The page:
The place is crowded for so early on a Monday, almost every seat with a body in it. I scan the tables up front without luck. A few more steps in, and my eyes catch on a red coat slung over an empty chair in the back. I would bet my life a pair of blue eyes accompanies the brunette one seat over.
I take advantage of a lull at the counter and mull over opening lines while the barista fetches my order. At a gig, meeting girls requires minimal output on my part—eye contact, a slight nod, smile as I set down my guitar, and then I walk past her and wait for her to find me. Foolproof. Any work outside of that, and I bail.
“Hey, Jordan, love the winter wear.”
A nod thanks the person following the band’s social media. A few more peek up from their tables as I breeze through.
Yes, that is me wearing a towel.
I recognize the friend with her red hair pulled back from a young face. Eighteen, nineteen at most.
The perfect line hits me, and I slide into the last empty chair at their high-top table. “The craziest thing happened to me this morning, let me tell you.”
I sip my coffee and watch the girl over the top of the lid. Dark layers frame her face as vivid blue eyes focus on her cup. She looks older than the friend, more mature. Her lips press together, suppressing a smile. A challenge I accept.
“So, as I was saying…” I turn in my chair to talk to the friend. “My temper got the best of me over the weekend, and I broke something that wasn’t mine. Even though I replaced the drum, my buddy chose to punish me. Consequently, I ended up running around campus, wearing nothing but a towel, trying to find someone to kiss me in under five minutes.”
Out of the corner of my eye, I check on her but only find pretty eyes blinking. Damn, she roughs up the ego. The friend, on the other hand, giggles and gives the reaction my performance deserves.
“See, Callie? I told you there was a good reason.”
And I have a name. Callie. Unreadable, beautiful Callie.
The friend is my in.
“Officially, I’m Jordan Waters. And you are?”
“Felicia. Felicia Gibson,” she says. “This is Callie Henders.”
I look back to Callie and present her with the hat and scarf from my pocket. “I believe these belong to you.”
“Thank you.” She tucks them in her coat.
“Thank you for not letting me die of hypothermia.”
A polite smile is her only response, and she returns to staring at her cup. She wants nothing to do with me, so it’s time to retreat and lick my wounds. I scrape the chair over the linoleum, loudly announcing my exit. Everyone in the vicinity grimaces at the sound with one exception. Callie rewards me with a genuine smile.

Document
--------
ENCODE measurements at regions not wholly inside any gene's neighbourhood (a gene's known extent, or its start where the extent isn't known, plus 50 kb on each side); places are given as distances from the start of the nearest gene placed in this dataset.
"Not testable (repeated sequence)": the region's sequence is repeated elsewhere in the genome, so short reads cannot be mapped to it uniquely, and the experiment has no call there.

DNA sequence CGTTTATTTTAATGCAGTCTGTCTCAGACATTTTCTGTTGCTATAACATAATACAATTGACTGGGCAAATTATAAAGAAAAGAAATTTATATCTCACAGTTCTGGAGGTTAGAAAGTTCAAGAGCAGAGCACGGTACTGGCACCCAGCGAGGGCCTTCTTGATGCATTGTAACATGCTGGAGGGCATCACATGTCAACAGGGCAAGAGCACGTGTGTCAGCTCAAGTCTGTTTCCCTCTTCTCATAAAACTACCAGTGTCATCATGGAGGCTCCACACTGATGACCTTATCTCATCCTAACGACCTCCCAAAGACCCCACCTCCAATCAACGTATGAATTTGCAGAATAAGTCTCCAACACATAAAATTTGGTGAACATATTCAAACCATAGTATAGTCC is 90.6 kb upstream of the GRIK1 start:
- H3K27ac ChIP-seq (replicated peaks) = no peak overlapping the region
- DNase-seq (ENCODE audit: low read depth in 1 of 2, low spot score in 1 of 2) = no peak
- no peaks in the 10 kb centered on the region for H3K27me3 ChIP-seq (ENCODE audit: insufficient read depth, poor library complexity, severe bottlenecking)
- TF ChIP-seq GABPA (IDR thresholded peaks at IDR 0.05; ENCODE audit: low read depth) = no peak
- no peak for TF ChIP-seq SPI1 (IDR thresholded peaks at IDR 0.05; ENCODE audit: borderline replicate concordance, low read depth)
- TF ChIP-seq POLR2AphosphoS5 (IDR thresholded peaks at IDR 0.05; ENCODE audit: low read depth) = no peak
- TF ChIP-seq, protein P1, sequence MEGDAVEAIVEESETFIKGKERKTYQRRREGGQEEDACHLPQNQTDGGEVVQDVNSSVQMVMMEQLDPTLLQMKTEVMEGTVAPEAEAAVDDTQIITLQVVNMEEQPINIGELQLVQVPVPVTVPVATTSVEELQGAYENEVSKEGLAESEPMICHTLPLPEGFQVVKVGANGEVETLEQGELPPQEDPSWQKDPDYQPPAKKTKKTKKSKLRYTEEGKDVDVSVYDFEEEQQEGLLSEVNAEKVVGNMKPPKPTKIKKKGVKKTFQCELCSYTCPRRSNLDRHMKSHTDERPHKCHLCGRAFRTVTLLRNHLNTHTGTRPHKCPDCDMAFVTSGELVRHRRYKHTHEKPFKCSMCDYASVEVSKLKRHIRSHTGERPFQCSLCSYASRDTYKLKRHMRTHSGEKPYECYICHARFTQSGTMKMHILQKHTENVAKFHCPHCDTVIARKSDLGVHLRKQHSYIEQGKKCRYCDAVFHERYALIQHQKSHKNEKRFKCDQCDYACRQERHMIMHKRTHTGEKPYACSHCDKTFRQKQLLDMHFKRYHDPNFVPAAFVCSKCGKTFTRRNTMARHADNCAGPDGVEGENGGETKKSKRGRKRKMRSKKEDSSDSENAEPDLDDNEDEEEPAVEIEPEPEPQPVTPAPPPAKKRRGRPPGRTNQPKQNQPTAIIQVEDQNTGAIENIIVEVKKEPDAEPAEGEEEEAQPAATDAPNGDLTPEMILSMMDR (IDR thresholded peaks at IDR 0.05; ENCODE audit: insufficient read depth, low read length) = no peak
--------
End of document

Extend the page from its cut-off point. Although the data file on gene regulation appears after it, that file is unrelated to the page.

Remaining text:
Mission accomplished. Even though it only lasts a second.
“Ladies.” I pause next to her, and she looks up. “I want you to know that I plan on being fully clothed for all future encounters.”
A catcall and three fist bumps from strangers later, I push out the door.
Johnny remains unmoved, eyes on his phone when I return to the Jeep. “Pic has been retweeted, reposted, shared, liked, hearted, and made into a meme. This chick and her coconut hat added a hundred followers in twenty minutes.”
“Callie,” I say.
“Well then, Callie, wherever you are, sweetheart, thank you.” He jerks his head around, confused. “Where the hell are we?”
I chuckle, pulling into the street, and chance a glance out the window, toward the coffee shop.
No blue eyes.
No idea how I’m going to get her out of my head.
What type of person has no social media presence? Serial killers? Cult leaders? Beautiful girls who want nothing to do with me? Despite an extensive search last night, I search her name again.
I flop back on my bed and stare at the ceiling, thinking about her. This adds to the two days’ worth of classes and most of the night I’ve already spent wondering why she would kiss me and then not want to talk to me. If I made an asshole comment or maybe, off the top of my head, checked out another girl in front of her, I would understand.
The door opens without a knock, and Benji waltzes in. He goes straight to my dresser, checks his blond bun in the mirror, and nods at me on his way out.
What the hell?